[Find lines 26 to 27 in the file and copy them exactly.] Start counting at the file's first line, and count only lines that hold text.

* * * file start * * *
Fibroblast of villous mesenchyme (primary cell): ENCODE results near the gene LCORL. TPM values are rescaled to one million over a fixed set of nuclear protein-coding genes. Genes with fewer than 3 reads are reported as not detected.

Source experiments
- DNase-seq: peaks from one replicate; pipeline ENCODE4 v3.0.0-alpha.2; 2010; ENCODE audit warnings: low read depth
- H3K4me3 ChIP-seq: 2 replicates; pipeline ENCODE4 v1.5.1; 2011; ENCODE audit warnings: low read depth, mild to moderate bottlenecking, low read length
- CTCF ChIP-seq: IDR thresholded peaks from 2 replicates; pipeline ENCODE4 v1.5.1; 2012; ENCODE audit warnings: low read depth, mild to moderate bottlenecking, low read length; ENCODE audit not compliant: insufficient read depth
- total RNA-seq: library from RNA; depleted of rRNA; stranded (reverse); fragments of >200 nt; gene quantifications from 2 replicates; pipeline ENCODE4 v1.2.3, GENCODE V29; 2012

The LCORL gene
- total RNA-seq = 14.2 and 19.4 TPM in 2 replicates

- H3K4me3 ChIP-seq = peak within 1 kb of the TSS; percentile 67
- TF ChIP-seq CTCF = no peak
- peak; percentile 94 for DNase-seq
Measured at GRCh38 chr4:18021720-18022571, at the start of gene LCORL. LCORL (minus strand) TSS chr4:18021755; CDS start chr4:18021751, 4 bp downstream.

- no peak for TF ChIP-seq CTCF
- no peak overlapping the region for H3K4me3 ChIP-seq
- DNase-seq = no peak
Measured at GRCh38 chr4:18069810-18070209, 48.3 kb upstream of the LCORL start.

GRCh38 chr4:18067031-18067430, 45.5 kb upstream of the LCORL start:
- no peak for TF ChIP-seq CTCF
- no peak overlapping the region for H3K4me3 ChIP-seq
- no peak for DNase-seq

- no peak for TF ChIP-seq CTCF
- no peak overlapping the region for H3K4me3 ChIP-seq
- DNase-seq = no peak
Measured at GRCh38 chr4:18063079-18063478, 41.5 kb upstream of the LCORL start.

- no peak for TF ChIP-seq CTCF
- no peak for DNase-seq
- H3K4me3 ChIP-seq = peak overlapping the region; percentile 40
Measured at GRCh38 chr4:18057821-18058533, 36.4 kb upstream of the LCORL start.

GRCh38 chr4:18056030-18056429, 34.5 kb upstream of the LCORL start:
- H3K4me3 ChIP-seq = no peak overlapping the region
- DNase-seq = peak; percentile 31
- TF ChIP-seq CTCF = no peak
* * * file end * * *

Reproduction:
- no peak for DNase-seq
- H3K4me3 ChIP-seq = peak overlapping the region; percentile 40